In Salahaddin, a Confused Federalism Bid
Posted by Reidar Visser on Thursday, 27 October 2011 17:38
The most spectacular fallout from the recent de-Baathification escalation is the declaration by the Salahaddin governorate council today that in protest against arrests and sackings they have “established Salahhadin as an administrative and economic region within a unified Iraq”.
The move, while clearly reflecting a growing pro-federal trend in some Sunni circles, is confused, illegal and unconstitutional. Firstly, the council does not have the powers to declare anything of this kind. A third of its members can submit a request to the government to hold a referendum on a federal status – but it is the people, not the politicians, that ultimately decide.
Second, the council members seem to be making a point that they had a two-thirds majority in the council. What are they trying to tell us? Is this a flawed attempt at reading the law on the formation of regions? The only special status granted to a bid by two-thirds of the governorate council members in the law on forming regions is that it will automatically trump alternate federal combinations in the case of multiple competing schemes (say, some want to have Mosul plus Salahaddin to form one region) and thus avoid a pre-referendum poll (istibyan).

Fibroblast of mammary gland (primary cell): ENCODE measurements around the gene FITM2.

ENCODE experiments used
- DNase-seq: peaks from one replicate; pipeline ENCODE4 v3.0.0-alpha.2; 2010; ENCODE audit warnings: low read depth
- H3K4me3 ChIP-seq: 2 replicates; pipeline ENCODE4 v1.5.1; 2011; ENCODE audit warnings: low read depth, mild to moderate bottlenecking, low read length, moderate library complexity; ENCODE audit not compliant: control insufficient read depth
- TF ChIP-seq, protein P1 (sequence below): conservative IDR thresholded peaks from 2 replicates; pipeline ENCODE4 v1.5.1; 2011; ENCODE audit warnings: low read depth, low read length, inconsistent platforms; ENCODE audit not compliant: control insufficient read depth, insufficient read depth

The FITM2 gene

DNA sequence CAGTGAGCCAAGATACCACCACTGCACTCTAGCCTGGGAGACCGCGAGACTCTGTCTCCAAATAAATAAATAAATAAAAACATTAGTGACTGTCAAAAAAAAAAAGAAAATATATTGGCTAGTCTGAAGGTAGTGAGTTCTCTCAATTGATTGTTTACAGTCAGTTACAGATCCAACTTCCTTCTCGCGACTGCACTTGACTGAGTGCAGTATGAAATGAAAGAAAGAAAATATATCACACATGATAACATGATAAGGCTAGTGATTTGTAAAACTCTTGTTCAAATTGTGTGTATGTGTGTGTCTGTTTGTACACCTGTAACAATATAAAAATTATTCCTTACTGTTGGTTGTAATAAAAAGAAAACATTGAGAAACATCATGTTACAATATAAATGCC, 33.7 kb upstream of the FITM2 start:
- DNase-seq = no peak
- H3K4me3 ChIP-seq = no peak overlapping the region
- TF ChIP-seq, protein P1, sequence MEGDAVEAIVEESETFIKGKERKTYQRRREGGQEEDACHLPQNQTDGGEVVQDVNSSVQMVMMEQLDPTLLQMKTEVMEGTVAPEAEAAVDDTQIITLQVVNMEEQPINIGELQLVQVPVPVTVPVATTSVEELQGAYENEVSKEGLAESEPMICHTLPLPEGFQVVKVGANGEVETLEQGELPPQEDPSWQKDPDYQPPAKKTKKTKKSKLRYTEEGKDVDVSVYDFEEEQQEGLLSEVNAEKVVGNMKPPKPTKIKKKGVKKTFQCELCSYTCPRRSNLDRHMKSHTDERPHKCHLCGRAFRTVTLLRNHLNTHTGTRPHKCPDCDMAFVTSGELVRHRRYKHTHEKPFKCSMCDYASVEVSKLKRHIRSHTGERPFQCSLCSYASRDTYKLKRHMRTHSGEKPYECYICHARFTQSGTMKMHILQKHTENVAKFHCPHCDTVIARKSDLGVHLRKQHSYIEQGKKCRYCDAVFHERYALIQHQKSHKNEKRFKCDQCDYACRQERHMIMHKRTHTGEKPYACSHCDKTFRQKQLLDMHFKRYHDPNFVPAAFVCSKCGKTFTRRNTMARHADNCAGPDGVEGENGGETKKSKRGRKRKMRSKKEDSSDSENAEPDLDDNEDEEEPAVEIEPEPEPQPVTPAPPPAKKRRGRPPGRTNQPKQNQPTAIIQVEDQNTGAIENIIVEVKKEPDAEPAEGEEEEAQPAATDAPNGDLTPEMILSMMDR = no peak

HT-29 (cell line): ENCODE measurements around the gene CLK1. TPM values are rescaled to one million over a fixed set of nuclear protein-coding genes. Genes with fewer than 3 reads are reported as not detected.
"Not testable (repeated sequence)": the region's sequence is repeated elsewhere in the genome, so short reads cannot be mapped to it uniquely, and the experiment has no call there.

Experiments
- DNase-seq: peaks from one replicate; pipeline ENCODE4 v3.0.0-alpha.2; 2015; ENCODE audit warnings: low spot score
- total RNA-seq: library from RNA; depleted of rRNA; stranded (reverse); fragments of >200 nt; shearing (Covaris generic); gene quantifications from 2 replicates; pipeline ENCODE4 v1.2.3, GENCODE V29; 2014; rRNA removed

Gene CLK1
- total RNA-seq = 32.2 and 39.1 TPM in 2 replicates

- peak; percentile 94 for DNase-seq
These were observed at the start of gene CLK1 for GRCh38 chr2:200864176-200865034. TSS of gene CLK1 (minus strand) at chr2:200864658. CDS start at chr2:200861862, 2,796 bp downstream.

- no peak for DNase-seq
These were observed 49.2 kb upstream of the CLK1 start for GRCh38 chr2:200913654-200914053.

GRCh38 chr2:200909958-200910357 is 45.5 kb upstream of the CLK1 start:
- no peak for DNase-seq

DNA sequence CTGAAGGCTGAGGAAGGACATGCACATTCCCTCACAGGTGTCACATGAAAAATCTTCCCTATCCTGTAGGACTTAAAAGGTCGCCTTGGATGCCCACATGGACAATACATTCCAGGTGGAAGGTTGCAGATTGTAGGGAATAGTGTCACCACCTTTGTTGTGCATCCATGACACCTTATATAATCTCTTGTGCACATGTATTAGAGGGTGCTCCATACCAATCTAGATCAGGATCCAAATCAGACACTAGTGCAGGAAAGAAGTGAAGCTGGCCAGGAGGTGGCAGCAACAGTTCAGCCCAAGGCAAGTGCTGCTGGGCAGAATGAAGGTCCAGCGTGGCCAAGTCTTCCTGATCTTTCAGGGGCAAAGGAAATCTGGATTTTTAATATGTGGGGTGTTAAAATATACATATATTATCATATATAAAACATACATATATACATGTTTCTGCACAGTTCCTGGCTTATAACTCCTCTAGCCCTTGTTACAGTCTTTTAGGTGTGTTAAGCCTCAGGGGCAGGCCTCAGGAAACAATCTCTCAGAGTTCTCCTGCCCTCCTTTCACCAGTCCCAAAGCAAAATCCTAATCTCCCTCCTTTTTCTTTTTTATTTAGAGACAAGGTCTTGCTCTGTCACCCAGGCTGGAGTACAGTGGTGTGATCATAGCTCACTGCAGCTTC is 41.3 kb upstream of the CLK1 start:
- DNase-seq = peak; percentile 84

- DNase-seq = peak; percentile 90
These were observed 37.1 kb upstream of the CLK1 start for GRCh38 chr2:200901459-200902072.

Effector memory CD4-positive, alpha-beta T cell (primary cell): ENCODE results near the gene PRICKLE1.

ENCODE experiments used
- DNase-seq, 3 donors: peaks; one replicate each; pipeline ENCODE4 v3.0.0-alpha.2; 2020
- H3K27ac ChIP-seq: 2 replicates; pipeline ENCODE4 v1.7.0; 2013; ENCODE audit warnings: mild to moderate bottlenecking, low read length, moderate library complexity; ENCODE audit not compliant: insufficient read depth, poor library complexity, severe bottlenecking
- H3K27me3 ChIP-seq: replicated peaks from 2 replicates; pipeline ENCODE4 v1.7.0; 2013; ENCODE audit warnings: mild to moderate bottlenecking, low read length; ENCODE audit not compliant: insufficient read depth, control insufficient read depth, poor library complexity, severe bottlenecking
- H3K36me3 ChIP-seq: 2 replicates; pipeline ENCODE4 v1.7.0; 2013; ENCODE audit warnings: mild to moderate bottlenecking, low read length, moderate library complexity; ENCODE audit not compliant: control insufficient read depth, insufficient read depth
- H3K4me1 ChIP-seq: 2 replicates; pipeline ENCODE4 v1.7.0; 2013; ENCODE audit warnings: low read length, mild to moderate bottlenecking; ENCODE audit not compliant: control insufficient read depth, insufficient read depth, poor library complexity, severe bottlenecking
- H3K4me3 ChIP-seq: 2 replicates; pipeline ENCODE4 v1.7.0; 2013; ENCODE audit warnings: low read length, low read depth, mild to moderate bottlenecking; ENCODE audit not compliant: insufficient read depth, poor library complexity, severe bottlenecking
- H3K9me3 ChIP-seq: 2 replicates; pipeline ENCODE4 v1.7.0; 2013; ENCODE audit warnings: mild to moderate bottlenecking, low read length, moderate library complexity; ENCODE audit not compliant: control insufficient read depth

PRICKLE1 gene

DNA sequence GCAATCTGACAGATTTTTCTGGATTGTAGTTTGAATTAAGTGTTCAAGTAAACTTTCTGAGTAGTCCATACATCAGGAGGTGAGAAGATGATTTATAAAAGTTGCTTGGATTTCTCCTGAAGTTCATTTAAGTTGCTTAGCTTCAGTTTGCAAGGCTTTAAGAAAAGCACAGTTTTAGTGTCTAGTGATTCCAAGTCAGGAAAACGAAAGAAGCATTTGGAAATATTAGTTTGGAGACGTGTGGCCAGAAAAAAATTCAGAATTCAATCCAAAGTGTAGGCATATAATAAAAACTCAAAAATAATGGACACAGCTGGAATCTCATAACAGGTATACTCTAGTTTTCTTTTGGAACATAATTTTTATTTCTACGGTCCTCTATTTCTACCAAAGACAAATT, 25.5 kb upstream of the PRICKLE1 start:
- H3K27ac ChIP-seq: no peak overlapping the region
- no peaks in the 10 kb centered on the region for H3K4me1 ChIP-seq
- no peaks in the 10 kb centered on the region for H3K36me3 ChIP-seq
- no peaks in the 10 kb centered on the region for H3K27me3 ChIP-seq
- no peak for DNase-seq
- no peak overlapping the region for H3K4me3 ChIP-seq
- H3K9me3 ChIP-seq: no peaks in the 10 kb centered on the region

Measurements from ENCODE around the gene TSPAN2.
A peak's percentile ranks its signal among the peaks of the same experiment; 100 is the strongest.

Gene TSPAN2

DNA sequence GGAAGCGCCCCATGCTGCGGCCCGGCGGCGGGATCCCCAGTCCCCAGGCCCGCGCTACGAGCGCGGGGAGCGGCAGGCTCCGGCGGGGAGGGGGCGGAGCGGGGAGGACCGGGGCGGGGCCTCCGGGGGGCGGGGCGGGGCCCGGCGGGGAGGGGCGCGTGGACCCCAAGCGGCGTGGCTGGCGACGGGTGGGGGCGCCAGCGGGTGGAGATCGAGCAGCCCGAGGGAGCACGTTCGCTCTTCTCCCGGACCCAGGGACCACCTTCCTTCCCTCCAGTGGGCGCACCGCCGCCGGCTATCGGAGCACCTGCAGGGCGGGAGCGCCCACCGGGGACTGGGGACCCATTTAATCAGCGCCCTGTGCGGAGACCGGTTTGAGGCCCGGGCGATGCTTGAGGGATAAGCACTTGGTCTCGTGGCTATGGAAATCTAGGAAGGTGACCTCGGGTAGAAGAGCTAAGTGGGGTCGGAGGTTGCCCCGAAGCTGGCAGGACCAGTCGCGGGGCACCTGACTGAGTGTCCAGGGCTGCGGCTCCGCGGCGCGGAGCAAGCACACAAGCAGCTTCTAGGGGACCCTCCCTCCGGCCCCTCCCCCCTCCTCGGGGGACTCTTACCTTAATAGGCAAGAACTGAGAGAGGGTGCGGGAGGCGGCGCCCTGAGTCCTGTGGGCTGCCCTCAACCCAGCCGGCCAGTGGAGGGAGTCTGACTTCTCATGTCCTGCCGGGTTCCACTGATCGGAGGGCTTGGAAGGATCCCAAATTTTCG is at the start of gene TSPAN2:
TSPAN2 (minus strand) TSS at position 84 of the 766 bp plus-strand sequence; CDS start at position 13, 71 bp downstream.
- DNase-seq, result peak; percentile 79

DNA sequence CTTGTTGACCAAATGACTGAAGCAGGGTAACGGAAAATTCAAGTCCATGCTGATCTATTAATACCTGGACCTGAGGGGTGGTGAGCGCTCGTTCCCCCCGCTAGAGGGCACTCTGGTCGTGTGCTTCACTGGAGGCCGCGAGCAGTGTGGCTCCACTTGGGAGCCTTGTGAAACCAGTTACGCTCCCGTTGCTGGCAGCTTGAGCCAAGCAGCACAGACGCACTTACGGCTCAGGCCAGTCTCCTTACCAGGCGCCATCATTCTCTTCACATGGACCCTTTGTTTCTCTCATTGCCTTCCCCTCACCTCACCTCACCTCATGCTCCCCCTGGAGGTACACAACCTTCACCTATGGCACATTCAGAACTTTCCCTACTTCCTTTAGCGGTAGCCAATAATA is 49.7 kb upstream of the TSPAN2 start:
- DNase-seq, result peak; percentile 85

It should be noted that similar language about “declaring regions” has previously noted in places like Maysan, but it later died down again. The bottom line is that the only thing the governorate council can do is to request a referendum. According to the law, the government should automatically (and promptly!) enable them to hold such a referendum by activating the elections commission. Basra and Wasit have submitted such requests in the past without any response from the central government. The significant aspect of the Salahhadin bid is that it could put more pressure on Maliki to allow federal referendums from Basra in the south to Mosul in the north. But to get there, the politicians of Salahhadin must first submit a request within the existing legal framework instead of making up their own procedures.
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